WAKA Episode 6: After weeks of hard work, the waka/wa’a/va’a/vaka are ready to be launched at Kororāreka (Russell). Photo Tawera Productions.

Simone Kaho spent time with expert waka carvers from across the Pacific, and discovered that making waka/wa’a/va’a/vaka requires more than artistic and technical skills. 


Just after midday, on a cold Saturday in October, I’m parked around the corner from the Hihiaua cultural centre in Whangārei. I’m doing box breathing, the technique Navy Seals use to manage their nerves during battle.

It’s the second week of the Rātā symposium where teams of carvers from Aotearoa, Hawai’i and Tahiti have come to carve traditional waka. I’m about to meet them, and I’m nervous about how I’ll be received.

Carving is a traditionally male preserve and I know I’m walking into a male-dominated space.

I’m intensely aware, too, of how little I know about waka and its history. Just last year, I’d thought my Polynesian ancestors had paddled through the Pacific. I had no idea they’d sailed on double-hulled voyaging waka. Or that they’d developed a highly sophisticated navigational system that made it possible for them to populate the largest expanse of ocean in the world.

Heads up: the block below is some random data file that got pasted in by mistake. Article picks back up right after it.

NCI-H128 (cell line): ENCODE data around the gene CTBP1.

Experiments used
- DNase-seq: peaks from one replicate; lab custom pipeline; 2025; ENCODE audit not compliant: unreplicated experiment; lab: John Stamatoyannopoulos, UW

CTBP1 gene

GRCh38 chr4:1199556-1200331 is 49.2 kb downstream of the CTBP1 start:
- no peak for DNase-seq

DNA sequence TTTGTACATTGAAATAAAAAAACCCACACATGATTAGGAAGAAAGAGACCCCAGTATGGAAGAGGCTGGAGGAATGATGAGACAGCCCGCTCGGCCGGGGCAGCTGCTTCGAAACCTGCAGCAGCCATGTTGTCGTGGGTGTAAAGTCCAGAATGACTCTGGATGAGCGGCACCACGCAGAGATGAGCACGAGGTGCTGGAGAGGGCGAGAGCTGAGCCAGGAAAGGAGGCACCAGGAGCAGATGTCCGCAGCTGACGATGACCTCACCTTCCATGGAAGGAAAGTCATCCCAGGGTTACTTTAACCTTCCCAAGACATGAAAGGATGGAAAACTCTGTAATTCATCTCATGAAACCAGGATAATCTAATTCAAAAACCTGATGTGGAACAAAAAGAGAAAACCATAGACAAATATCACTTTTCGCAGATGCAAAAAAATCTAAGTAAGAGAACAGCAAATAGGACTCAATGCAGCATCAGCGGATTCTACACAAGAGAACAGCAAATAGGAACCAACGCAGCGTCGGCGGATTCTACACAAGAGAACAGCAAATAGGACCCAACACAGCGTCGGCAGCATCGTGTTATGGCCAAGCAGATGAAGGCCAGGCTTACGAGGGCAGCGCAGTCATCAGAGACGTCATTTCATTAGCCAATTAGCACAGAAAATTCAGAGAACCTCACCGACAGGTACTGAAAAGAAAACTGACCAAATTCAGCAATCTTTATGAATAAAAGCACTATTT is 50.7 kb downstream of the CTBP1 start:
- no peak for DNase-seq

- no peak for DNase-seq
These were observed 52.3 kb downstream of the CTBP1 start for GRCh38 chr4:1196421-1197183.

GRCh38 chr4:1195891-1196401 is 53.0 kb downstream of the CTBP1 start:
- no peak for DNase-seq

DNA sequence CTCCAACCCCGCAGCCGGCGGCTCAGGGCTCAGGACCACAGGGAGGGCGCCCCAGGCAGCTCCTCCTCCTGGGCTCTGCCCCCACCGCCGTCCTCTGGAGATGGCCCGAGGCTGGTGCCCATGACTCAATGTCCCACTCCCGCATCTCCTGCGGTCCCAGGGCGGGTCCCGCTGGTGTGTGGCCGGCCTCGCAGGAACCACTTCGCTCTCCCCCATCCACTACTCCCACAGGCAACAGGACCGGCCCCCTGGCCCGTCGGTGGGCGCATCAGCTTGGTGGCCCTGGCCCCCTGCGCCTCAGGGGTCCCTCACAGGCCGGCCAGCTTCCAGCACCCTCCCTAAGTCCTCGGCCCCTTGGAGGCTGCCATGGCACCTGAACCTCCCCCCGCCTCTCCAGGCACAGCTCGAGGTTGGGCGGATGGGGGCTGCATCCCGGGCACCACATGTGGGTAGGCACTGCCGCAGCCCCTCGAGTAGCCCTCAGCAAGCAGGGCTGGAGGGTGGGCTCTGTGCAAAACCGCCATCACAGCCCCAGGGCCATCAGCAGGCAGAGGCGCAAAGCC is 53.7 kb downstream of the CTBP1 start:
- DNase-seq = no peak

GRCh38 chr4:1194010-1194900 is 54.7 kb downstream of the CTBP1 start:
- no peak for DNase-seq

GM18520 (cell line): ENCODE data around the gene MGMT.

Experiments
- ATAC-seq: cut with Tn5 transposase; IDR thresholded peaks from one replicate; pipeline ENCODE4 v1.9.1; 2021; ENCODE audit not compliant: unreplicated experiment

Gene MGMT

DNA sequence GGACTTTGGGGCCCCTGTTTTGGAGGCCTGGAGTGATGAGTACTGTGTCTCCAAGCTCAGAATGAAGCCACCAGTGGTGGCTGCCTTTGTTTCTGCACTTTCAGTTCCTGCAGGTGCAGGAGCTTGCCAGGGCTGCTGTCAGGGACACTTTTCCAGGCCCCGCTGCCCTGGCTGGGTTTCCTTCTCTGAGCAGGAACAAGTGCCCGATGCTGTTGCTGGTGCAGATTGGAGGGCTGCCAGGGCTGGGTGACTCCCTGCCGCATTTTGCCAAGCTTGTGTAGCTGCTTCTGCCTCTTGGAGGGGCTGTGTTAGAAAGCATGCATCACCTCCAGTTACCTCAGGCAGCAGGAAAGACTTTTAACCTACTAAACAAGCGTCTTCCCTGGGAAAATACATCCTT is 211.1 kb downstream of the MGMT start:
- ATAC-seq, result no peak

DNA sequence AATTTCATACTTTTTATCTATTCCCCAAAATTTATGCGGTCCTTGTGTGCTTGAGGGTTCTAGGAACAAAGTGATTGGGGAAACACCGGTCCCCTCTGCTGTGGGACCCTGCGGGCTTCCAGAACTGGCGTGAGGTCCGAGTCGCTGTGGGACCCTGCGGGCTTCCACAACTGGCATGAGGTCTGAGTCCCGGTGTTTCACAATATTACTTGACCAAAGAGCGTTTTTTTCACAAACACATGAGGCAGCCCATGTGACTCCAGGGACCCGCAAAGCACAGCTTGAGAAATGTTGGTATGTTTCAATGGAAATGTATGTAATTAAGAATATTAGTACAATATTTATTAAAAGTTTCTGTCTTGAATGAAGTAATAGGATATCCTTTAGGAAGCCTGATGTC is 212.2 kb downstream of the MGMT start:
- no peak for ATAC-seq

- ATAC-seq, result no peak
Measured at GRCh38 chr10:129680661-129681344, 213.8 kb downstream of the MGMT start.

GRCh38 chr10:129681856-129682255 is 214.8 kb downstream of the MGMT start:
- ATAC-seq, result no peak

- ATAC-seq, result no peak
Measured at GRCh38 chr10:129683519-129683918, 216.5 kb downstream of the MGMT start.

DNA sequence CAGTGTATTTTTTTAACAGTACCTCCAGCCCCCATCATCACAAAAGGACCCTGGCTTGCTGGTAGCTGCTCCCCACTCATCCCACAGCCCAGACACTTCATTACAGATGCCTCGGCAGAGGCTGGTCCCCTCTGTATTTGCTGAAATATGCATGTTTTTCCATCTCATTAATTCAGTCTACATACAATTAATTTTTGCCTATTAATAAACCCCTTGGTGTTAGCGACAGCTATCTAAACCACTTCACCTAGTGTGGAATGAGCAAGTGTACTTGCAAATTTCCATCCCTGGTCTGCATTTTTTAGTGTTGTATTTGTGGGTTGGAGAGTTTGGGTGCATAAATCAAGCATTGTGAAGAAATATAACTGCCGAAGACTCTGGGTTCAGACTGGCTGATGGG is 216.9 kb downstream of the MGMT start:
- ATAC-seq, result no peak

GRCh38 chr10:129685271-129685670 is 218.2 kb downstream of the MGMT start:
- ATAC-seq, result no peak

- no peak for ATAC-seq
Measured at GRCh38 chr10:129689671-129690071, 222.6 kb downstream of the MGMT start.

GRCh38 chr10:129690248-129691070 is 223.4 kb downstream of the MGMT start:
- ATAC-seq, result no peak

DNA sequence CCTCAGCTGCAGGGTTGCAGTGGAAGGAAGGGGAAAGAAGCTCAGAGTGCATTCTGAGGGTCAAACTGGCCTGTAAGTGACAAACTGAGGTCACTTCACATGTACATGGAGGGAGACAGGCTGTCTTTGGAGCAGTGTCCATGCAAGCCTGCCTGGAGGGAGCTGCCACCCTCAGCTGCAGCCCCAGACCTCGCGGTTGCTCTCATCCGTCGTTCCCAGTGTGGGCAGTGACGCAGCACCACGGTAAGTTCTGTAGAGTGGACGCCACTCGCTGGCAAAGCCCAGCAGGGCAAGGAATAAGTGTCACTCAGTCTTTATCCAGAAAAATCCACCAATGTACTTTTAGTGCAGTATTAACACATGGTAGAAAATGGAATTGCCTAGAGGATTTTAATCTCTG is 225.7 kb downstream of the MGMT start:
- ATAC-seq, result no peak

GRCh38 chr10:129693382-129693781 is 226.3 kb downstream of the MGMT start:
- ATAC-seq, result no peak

And all this centuries before the Portuguese explorer Vasco da Gama had ventured around the Cape of Good Hope to India. Or before Columbus had crossed the much smaller Atlantic to the Caribbean.

My lack of knowledge is especially embarrassing, considering I’m descended, on my father’s side, from a Tongan wayfinder.

But I needn’t have worried. It doesn’t take me long to realise that waka carving comes with a particular vibe that’s anything but forbidding or aggressive. The carvers, as I soon discover, are unfailingly kind, warm, and open.

Inside the Hihiaua centre, it’s loud. Intermittent chainsaws and thudding, whining sanders. Traditional Hawaiian music grooving faintly beneath.

Alika Bumatay from Hawai’i starts work on the tōtara log gifted by a Kaikohe farmer. (Photo: Tawera Productions)

About 10 carvers, in orange vests, earmuffs and dust masks, are working on four waka. Right now, though, they’re still logs, more tree than waka. They have waka-esque shapes, but the wood is rough and raw.

Feathery wood shavings float in the air. I take in the layers of scents from fresh, aromatic wood.

I’m introduced to the carvers, but my eyes keep drifting back to the waka, the rough-hewn crescents.

Alika Bumatay, the leader of the Hawaiian team, notices. “You can touch it,” he says, nodding at the tōtara that he and his mates are turning into a six-crew Hawaiian fishing wa’a.

I lay my hand on it and feel my breath ease out until I’m empty and still. I’m aware of sawdust, a soft layer beneath my feet, like standing in a forest, or on a beach.

And so, I enter the carver’s world. It’s an absorbing, artistic, highly technical world, where the carvers are intermediaries, transforming children of Tāne into children of Tangaroa, with chainsaws, adzes, sanders, karakia, and continuous emotional and spiritual connection.